Proposals Target Smoking in Pasadena


The Pasadena City Council has given preliminary approval to tough new anti-smoking regulations that go beyond state law, including a citywide ban on cigarette machines and the first effort in the county to outlaw cigarette displays that are not behind checkout counters.

The council also voted late Monday to require salesclerks to check the identification of anyone buying tobacco who appears to be younger than 21, and to ban smoking in large hotel lobbies.

Council members supporting the measures said they are needed to prevent young people from smoking.

“It’s very easy to start smoking. It’s very hard to stop,” said Councilman Paul Little, who began smoking as a teenager and quit after more than a dozen years. Little said he has heard of children as young as 11 sneaking into bars for cigarettes.


State law prohibits smoking in most public places, including bars, restaurants and workplaces. It also bans cigarette vending from all places except those with liquor licenses.

Although health advocates applauded the move, some business owners Tuesday questioned the wisdom of more regulation on Pasadena businesses.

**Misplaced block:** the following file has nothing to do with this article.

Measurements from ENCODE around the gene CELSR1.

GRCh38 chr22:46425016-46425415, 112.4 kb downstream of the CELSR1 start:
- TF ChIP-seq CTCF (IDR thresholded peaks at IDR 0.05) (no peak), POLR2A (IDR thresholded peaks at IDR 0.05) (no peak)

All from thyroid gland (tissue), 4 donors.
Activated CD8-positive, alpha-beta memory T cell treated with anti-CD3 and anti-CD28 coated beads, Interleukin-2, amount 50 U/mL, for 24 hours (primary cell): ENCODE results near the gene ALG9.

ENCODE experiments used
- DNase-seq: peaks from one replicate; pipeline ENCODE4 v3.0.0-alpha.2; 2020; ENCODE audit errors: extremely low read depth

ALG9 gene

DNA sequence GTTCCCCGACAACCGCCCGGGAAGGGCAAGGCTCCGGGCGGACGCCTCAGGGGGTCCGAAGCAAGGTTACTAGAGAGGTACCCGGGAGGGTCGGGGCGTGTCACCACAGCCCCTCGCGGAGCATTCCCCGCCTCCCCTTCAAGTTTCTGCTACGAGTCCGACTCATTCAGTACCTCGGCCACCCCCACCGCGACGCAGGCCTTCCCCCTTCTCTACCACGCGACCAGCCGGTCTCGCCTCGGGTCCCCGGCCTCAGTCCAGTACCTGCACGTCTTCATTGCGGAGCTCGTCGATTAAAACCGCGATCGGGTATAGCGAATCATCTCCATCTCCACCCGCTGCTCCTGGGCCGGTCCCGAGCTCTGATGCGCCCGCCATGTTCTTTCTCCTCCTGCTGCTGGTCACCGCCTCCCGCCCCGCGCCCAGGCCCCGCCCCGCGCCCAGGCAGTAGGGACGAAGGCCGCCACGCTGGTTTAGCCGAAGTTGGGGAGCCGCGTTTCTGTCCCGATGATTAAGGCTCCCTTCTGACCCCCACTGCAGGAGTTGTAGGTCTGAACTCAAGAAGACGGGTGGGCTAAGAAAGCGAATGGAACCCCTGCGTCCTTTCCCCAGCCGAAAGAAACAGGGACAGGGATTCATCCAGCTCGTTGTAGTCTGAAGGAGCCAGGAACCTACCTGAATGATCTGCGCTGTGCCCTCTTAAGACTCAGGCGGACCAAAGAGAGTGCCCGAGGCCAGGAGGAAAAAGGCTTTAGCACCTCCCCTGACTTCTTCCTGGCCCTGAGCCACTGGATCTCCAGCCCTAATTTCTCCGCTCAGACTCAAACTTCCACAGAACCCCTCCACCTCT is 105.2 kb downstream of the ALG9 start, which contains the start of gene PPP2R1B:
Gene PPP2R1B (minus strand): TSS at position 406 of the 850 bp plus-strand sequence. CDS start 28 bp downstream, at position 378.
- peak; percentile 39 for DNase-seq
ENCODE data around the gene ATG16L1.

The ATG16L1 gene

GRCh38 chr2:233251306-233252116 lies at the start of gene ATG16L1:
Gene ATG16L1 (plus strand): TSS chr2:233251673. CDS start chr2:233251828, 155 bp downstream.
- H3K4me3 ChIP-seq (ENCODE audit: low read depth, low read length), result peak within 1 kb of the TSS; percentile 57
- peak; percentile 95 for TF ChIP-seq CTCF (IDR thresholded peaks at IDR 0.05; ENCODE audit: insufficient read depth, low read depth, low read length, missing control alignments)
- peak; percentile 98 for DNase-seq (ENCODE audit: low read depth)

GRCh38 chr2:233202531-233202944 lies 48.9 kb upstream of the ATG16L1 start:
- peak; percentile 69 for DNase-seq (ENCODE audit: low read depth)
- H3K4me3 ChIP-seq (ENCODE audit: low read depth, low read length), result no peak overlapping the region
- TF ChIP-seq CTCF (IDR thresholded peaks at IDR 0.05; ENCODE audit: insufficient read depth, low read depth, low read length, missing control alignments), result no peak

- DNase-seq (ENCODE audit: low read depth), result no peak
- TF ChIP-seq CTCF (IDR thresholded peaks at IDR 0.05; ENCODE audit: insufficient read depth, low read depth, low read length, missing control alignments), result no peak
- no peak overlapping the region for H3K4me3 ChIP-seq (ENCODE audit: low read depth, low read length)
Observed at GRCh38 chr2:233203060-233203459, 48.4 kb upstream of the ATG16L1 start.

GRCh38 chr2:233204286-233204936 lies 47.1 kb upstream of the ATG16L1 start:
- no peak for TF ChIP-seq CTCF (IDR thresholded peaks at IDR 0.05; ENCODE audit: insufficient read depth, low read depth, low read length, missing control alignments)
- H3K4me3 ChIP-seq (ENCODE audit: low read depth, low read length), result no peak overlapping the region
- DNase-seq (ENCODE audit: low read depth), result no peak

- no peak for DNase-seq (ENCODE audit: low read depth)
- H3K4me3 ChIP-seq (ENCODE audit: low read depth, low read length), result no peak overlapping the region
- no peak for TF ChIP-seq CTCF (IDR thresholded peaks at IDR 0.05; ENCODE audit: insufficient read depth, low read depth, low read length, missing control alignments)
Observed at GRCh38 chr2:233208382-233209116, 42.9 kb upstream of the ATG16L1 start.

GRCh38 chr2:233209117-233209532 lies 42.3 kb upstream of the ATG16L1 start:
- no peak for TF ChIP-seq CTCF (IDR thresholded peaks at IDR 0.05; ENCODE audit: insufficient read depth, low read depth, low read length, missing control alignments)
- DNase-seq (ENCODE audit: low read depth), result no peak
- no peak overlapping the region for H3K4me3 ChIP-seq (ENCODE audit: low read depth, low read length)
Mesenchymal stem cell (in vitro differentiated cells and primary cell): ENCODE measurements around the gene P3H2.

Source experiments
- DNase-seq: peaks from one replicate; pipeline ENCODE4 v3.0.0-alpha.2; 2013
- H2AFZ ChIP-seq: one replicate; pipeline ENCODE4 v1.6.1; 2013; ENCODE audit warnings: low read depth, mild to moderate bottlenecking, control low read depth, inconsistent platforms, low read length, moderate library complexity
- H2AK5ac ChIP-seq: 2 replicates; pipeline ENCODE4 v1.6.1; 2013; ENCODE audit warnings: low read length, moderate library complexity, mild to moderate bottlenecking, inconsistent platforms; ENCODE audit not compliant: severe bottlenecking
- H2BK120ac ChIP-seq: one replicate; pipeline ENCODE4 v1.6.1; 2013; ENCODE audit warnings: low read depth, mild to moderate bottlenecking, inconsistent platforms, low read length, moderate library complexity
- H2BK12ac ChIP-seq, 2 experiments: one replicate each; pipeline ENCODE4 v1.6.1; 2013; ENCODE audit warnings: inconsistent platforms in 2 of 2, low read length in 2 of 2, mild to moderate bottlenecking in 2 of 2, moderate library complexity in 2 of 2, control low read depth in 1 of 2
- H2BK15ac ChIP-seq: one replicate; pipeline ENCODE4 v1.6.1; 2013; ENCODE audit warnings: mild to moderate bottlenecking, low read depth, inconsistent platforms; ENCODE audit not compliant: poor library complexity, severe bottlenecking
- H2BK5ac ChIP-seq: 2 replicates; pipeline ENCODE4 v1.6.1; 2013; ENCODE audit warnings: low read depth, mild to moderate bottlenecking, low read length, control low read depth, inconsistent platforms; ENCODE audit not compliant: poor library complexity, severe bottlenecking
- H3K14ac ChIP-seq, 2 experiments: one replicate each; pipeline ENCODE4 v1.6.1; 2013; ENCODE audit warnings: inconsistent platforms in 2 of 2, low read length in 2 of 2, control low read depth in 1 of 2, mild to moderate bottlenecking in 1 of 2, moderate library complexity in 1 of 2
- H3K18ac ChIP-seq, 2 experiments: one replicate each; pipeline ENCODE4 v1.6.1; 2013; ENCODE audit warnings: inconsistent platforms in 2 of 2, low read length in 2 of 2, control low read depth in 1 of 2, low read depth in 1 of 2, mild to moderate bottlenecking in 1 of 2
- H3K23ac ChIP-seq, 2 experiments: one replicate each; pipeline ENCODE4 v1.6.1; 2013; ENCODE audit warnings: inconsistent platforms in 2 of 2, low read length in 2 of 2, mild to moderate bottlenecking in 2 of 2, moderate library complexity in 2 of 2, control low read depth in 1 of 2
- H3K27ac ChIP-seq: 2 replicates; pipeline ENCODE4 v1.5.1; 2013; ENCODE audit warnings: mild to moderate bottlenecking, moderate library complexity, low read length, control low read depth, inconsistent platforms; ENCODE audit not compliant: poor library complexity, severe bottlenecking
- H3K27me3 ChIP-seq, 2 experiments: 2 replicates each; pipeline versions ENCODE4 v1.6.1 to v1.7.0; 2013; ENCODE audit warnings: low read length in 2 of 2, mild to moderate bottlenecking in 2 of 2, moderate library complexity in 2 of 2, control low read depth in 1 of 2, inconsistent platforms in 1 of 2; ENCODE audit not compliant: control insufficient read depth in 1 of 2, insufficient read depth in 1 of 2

“The smoking ban in bars is already killing my business and now without telling us they are doing this to hurt us even more,” said Jennine Terzo, owner of the 35er bar, which has a cigarette machine.

“Why would anyone bother to ban cigarette machines in bars that don’t allow in anyone under 21?” asked Terzo, noting that a person over 18 can legally purchase cigarettes.


The City Council voted 4-2, with Councilwoman Ann-Marie Villicana absent, to direct the city attorney to redraft the city’s smoking ordinance to include the new measures.

The laws would take effect after the council gives final approval to the revised ordinance.

Councilmen William Crowfoot and William Paparian voted against the proposal, saying that they support efforts to keep tobacco out of the hands of youths but were not willing to go further than state or federal law.

“We could round up all the smokers and put them in an education camp in the Rose Bowl,” Paparian sarcastically said.


The council deadlocked 3-3 over a proposal to ban smoking within 20 feet of doorways of buildings. Mayor Chris Holden joined Crowfoot and Paparian in opposing it.

Deborah Silver, a health department official, said Tuesday that her agency is considering further restrictions, including a requirement that all tobacco sellers register with the city.

Esther Schiller of Tobacco Control Coalition, a local anti-smoking group, told the council the proposed laws are designed to protect residents’ health regardless of state and federal laws.

Still, bar owner Terzo said, “my councilwoman is going to be hearing from me and I expect the rest of the council is going to be hearing from a lot of business owners.”